Hagia Sofia Church (Ayasofya)
Hagia Sophia Church is one of the most extraordinary buildings in the history of architecture and from the Golden Age of Byzantium. It played such an important role in Byzantine Empire as well as in Ottoman Empire as a mosque.
The word "Hagia" in Greek means "Divine" and "Sophia" means "Wisdom". "Divine Wisdom" is one of the attributes of Jesus Christ and this church is devoted to his divine wisdom. The Church of Hagia Irene was another church which was also devoted to "peace" attribute of Jesus Christ. The church was first completed in 360 during the reign of Constantinus. It was called as "Megala Ekklessia", the Great Church. This church was burnt in 404 during a revolt. A new church was built in the same place, by emperor Theodosius on Oct,405. It was also destroyed in a fire. The third and the last church was completed in 537 by Emperor Justinian I. It was completed only in 5 years. Emperor Justinian I was a very strong believer of Christianity and he wanted to use the church as a means for enlarging the scope of Christianity. This church served as the heart of the empire, all coronation and major baptism ceremonies took place here. When Turks conquered Istanbul in 1453, the first thing Mehmed "the Conqueror" did was to order the conversion of the church into a mosque. Because Prophet Mohammad had said that the army who conquered Istanbul would have Allah's Grace. From then on, the Church served as a great mosque, with four minarets added in different periods. The mosaics on the walls were covered with plaster because they were forbidden in Islam. Actually this helped the preservation of the mosaics and frescoes. The mosque was carpeted and the pulpit was put on the southern part of the church. Hagia Sophia served as a mosque until Mustafa Kemal Ataturk ordered the conversion of the mosque into a museum. He believed that it was a world heritage and people could come and see it. Therefore, in 1929, the plasters started to be removed and in 1940s, it was reopened as a museum.
While approaching the church from Blue Mosque, one gets impressed by the red big building with a splendid dome. The building is huge and vast. When entered through the main gate, one passes through two different narthexes (entrance). In the second entry hall (endonarthex), there's a big bronze gate which is from the reign of Justinian I. This was the main imperial gate to the church which was only reserved for the emperor's passage. Right above the gate, there's a mosaic which is from 9th C. Jesus Christ is in the middle, on the right hand side is Angel Gabriel and on left is Blessed Virgin. The depiction of Emperor Leo VI is also in the mosaic. The ceiling is reveted with floral mosaics. On the left end of the endonarthex, there's the ramp leading to the galleries on the second floor.
The interior of the church is vast. The building is covered with a big central dome which is 56 m., 150 feet high, 33 m.,72 feet in diameter. The dome was decorated with Arabic calligraphic writings during the Ottoman Era. The building is strengthened with columns in green and purple color. Purple (porphyry) was the sacred color of the Byzantium. The emperors were born to purple color fabrics, used this color in their costumes and buried in purple color fabrics. Upon walking into the church, one sees a square which was "Coronation Square" of the Byzantium Emperors. All of the Byzantine Emperors were coroneted in Hagia Sophia Church. On the right wing of the church, there's the "Library of Mahmud I", which is an Ottoman Era addition(1739). The nave of the church is beautiful, it was facing east when it was an orthodox church. After the conversion of the church into a mosque, the nave was decorated with big candlesticks and stain-colored glass. There is a pulpit on the left of the nave. This pulpit is no way comparable to the ones in original mosques but it was a later addition as well. Above ,on the left of the nave there's the "Lodge of the sultan" which was designed as a secret lodge for prayer ceremonies of the Ottoman Sultans. This is a work of Italian Fossati Brothers who came to restore the Church in the 19th century and built many additions to the church. The mosaic on the apse is splendid...It's the depiction of Blessed Virgin and Jesus Christ and this mosaic is from the 9th C. It's completely original.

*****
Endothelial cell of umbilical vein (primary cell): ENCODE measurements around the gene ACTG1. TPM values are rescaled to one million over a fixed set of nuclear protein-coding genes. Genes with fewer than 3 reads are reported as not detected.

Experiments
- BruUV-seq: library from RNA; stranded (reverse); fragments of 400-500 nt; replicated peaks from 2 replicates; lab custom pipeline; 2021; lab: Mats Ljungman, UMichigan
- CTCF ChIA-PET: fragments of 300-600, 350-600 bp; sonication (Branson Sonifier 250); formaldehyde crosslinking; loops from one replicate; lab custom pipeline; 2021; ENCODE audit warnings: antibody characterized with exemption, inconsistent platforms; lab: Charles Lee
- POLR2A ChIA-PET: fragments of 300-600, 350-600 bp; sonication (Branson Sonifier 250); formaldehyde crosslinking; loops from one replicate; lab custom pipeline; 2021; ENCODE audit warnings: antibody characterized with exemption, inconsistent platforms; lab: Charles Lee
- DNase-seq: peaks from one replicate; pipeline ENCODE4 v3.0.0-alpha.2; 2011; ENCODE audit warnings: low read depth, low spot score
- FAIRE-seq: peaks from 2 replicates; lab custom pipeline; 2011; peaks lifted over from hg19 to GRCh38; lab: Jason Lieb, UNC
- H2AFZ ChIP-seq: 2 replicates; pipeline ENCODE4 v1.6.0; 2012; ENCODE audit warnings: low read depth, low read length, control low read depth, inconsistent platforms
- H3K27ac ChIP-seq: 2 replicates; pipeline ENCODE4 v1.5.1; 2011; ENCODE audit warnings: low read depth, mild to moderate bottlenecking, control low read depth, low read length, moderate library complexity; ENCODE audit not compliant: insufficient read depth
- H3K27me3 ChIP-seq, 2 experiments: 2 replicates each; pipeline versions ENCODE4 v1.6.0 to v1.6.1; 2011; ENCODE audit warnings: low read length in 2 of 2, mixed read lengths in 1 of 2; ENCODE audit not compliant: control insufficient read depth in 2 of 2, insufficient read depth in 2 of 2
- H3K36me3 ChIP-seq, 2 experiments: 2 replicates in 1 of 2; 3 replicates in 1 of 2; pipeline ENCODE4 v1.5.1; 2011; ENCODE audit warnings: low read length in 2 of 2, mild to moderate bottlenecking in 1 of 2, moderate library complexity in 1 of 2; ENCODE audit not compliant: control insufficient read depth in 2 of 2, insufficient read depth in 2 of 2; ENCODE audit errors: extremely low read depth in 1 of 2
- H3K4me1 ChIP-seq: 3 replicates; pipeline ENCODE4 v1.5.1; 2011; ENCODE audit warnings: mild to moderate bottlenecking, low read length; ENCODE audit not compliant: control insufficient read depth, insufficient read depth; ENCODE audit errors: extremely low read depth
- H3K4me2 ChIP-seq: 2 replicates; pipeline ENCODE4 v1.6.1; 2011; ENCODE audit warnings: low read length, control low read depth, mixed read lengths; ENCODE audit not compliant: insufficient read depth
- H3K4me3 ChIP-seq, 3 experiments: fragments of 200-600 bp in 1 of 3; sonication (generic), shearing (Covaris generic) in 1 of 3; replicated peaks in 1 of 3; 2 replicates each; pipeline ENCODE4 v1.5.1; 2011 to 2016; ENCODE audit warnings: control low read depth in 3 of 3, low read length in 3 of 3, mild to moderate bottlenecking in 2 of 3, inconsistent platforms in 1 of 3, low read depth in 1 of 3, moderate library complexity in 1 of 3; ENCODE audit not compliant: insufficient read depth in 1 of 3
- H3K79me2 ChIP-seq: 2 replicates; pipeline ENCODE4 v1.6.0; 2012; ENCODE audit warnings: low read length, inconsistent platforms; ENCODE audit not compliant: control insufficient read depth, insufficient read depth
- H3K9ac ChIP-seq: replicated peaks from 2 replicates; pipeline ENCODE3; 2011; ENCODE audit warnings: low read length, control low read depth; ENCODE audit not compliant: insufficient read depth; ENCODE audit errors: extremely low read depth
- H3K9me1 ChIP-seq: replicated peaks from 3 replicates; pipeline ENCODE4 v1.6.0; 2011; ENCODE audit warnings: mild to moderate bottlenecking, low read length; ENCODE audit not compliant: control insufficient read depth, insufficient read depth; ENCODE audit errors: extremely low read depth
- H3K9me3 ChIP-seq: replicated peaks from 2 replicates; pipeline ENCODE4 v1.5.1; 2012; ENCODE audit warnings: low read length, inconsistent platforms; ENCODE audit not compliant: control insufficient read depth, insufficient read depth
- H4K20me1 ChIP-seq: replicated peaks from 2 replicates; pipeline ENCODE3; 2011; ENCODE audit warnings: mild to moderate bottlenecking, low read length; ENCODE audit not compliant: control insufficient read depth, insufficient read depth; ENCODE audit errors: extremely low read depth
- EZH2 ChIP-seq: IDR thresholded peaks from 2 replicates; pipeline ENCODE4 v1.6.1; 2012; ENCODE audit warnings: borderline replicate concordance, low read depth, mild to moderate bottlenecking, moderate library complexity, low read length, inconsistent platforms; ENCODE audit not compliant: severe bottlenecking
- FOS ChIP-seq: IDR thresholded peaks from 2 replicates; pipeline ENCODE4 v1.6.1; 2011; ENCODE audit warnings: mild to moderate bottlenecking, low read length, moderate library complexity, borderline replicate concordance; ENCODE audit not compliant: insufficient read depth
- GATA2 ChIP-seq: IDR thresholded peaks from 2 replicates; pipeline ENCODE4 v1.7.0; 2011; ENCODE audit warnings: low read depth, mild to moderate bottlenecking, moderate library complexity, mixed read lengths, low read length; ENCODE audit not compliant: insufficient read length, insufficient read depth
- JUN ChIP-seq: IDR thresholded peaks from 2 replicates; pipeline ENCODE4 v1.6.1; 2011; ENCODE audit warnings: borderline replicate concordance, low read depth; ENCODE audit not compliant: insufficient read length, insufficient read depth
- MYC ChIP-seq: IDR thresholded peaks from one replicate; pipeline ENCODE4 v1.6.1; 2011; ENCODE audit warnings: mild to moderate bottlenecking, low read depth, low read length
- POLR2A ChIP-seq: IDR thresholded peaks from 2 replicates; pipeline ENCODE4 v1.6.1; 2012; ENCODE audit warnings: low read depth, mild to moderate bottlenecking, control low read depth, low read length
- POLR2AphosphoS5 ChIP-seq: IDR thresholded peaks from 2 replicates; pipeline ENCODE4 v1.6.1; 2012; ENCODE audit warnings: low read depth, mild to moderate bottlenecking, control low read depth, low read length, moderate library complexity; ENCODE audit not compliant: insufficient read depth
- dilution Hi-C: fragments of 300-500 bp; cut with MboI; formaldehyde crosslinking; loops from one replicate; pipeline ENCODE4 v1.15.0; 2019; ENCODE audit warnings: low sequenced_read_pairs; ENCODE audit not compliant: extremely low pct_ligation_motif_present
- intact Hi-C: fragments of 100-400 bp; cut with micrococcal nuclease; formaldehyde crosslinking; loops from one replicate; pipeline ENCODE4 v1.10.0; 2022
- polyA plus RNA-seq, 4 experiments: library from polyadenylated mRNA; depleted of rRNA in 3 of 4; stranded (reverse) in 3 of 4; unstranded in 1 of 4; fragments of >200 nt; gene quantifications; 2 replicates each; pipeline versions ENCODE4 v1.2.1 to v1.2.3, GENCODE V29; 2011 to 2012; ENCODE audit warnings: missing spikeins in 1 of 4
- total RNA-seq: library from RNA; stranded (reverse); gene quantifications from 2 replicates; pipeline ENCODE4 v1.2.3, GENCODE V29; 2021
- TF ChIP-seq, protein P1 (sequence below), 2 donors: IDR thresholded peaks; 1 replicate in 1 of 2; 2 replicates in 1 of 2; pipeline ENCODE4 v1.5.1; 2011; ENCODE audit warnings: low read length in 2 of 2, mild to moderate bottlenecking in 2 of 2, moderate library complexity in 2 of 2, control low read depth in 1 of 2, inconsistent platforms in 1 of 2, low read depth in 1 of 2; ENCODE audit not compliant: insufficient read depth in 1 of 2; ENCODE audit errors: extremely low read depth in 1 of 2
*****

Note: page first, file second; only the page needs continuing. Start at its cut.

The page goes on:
To reach the galleries on the second floor, one climbs a ramp which is very impressive . There are three splendid mosaics here on this section. The first one is located in the southeast of the main church. It depicts the judgment day of the world, "the Deesis", Jesus Christ is in the middle, on the left is John the Baptist, on the right is Blessed Virgin. This mosaic is spectacular because the pieces used for the mosaic is quite little and this made the mosaic look like a picture. Even the cheek color or the wrinkles of John the Baptist is easily recognized. The other two mosaics are located in the eastern end of the Church. The one on the left depicts Emperor Monomachos IX with his wife, Zoe. Jesus Christ is in the middle. The one on the right depicts Empress Irene and Emperor Komnenos II with Blessed Virgin and Jesus Christ on her nap. As one walks to the very left end of the church, can come close to the beautiful mosaic on the apse which Blessed Virgin and child Jesus Christ.
Hagia Sophia Museum is open everyday except Mon between 9:30 am to 5 pm. The admission fee is 10 YTL which is approximately 6 EUR or 8 USD.